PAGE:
Tuesday, March 17, 2009

Washington is predisposed to see public passion and anger as a threat rather than an opportunity

The title of this post is grabbed (and paraphrased) from David Sirota's excellent post at Open Left.
Wall Street sycophants like Summers and Geithner continuing to push a red herring that says there's nothing that can be done to stop corporations from using our taxpayer money to subsidize bonuses for the same executives who created this economic crisis.

... the populist anger that the Times examines could be a huge force for good - if the administration gets serious about championing it, rather than trying to suppress it out of deference to a punditocracy that says it is "dangerous" or "unserious" or "too emotional." Doing the latter, in fact, is the best way for the White House to become a target of the public's ire.

I'm getting increasingly frustrated by Geithner specifically, and Summers recently. For Geithner, I'm fairly convinced now that he's in waaaaayyyy over his head, and is completely lacking in vision, internally and externally. Ancedotal evidence would indicate that he's trying to balance chainsaws with razorblades; he's trying to keep the richies from having to part with too much cash while the economy collapses on the little people. Which one can stand the bigger loss? Which can tolerate the chainsaw, and which the cuts of the razorblades?

If he had smart leadership behind him, the rich SOBs that got us in this mess in the first place would be getting the full brunt of the chainsaws, face first. But we're not seeing that kind of leadership right now. Again, another day, and we find out that we're into AIG for even more money that they're using to enrich themselves. The very small group of "pirates" that caused the crisis at AIG are raking in the largest amount in bonuses. And once again, Obama is a day late and a dollar short to this mess, and he has to go out and deliver another speech to cover his ass.

No one expects Obama to have all the answers, and this mess is really too big for any one man to handle. But huge mistakes like this just make it that much harder for everyone. It's directly related to shortsightedness, and a distorted pro-business perspective. For example, how in the world is anyone able to say with a straight face that we have to coddle the very thieves responsible for trashing the global economy out of fear that we won't be able to hire the "best and brightest" to get us out of this mess? Who believes that there aren't plenty of smart but cautious economists who could help untangle this Gordian Knot? I'm willing to bet that there are plenty of economists who were actually smart enough to see this house of cards for what it was and decided not to sully themselves by playing the foolish games of the greedy. Why not let the thieves go, and replace them with the smart guys, the ones who weren't spending every waking hour trying to game the system, but the ones who want to make it work?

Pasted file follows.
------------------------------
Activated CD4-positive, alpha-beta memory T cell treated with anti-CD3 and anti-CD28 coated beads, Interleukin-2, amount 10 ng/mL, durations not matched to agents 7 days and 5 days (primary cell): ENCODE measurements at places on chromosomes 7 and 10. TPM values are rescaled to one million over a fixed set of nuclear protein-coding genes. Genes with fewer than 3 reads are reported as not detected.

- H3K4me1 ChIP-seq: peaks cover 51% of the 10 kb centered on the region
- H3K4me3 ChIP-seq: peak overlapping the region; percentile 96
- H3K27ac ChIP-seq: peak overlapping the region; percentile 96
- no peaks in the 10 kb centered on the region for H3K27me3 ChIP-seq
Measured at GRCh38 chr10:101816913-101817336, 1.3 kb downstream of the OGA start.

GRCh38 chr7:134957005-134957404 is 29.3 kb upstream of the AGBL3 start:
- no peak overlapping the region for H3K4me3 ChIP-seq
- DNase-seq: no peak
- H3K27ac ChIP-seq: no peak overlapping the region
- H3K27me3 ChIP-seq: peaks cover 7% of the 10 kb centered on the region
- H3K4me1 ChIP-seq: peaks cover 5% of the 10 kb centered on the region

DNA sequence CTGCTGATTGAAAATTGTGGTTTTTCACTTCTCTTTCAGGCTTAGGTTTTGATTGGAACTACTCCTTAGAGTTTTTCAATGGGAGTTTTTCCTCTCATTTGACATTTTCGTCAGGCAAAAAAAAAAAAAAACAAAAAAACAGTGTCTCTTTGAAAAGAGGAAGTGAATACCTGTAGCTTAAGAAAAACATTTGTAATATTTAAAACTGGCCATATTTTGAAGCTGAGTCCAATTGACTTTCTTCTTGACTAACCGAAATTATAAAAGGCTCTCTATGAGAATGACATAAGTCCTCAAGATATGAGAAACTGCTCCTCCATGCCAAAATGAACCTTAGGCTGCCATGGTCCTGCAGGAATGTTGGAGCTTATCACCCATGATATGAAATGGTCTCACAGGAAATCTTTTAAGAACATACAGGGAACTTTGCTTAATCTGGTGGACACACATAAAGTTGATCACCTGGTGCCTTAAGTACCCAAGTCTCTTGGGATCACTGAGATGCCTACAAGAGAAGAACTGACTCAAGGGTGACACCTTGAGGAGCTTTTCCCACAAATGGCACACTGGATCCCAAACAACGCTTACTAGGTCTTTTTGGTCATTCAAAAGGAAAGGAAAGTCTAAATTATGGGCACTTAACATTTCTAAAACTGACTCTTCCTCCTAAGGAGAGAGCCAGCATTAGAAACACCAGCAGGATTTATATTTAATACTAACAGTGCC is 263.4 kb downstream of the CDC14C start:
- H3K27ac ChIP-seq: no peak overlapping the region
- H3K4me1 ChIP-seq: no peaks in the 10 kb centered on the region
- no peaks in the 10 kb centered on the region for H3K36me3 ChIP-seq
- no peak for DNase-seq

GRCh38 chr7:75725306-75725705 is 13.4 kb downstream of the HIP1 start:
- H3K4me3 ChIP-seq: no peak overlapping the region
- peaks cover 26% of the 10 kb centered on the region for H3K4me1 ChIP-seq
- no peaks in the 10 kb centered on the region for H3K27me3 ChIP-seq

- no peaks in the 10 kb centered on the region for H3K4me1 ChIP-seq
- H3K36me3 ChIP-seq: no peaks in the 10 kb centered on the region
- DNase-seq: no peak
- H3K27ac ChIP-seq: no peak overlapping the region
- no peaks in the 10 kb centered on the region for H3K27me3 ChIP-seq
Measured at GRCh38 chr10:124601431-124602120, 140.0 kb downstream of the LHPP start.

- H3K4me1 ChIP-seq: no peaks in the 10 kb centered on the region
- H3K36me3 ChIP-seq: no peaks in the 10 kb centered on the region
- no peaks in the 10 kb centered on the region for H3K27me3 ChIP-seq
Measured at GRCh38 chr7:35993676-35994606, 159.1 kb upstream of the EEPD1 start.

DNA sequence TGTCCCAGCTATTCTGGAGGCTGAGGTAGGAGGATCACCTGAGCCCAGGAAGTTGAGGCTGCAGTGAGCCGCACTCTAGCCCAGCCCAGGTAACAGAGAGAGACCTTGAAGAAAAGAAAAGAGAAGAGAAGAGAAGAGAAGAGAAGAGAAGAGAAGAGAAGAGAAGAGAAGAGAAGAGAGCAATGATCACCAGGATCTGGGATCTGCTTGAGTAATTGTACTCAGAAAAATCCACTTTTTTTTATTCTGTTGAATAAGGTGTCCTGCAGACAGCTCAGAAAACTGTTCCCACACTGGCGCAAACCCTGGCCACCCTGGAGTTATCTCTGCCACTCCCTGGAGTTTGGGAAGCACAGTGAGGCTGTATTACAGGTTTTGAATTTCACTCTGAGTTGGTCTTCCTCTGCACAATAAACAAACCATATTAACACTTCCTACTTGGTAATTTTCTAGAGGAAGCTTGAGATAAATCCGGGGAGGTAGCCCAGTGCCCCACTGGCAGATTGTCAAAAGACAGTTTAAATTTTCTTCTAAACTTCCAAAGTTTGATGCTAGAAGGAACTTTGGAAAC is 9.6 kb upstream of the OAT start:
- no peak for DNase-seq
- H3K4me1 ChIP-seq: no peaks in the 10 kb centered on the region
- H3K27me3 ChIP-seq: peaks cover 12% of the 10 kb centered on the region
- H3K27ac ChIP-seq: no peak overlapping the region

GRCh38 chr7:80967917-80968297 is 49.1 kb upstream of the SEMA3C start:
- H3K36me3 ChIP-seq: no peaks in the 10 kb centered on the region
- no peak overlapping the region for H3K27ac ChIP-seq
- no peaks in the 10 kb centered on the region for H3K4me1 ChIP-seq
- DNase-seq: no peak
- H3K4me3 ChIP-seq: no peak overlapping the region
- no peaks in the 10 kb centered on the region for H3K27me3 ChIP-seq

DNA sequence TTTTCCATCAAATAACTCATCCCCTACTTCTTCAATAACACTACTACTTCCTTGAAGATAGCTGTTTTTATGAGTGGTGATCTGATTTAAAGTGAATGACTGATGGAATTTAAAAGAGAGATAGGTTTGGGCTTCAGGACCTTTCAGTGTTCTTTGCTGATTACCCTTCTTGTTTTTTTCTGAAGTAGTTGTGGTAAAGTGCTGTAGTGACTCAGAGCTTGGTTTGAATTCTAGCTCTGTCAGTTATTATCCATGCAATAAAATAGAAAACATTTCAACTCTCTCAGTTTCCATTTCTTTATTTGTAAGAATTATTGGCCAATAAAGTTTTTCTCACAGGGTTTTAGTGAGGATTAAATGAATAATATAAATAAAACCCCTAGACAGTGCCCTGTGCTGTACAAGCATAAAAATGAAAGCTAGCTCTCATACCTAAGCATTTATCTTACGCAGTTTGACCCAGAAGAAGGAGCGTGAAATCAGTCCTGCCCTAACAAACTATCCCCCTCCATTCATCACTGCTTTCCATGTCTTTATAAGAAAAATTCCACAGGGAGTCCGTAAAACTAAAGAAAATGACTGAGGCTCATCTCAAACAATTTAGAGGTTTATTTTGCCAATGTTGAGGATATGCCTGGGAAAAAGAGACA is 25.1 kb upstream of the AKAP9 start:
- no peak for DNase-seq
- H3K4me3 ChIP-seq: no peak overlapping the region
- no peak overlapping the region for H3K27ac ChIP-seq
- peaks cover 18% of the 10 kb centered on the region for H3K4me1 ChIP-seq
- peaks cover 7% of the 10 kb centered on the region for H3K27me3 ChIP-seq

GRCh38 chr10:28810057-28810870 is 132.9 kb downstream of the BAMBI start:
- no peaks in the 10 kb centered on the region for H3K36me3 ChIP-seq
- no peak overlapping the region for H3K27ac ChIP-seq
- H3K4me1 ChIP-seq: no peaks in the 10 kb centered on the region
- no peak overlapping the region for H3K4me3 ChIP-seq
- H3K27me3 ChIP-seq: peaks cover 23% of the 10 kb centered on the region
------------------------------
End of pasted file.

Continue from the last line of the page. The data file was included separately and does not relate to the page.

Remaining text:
Who else believes Liddy, the current CEO of AIG, when he says they are bound by contract to pay these bonuses? I know litigation attorneys, and the first thing each of them will tell you is that the validity of any contract depends on which lawyer argues his case better. In other words, there aren't many contracts that can't be "altered". I want to say that Obama should have known this, but now there is a report out that Treasury knew all along about these AIG bonuses, and helped make it happen.

All this said, I'm still not ready to give up hope on Obama. I'm shouting this out because I want him to do better, and I think he can do better. Of course, my entire post is based on what I've pieced together, and my argument is only as strong as the weakest post of all I cited. I need to dig some more to see what the deeper story is here, but so far it's just not looking good.

As much as I'd love to see Geithner go, it's politically untenable, as letting him go would be worse for Obama than just gradually marginalizing him. I think at this point Obama needs to get someone else in to give poor Tim a hand, or 2010 is going to look a lot like 1994. That's the real backlash they need to be concerned with.

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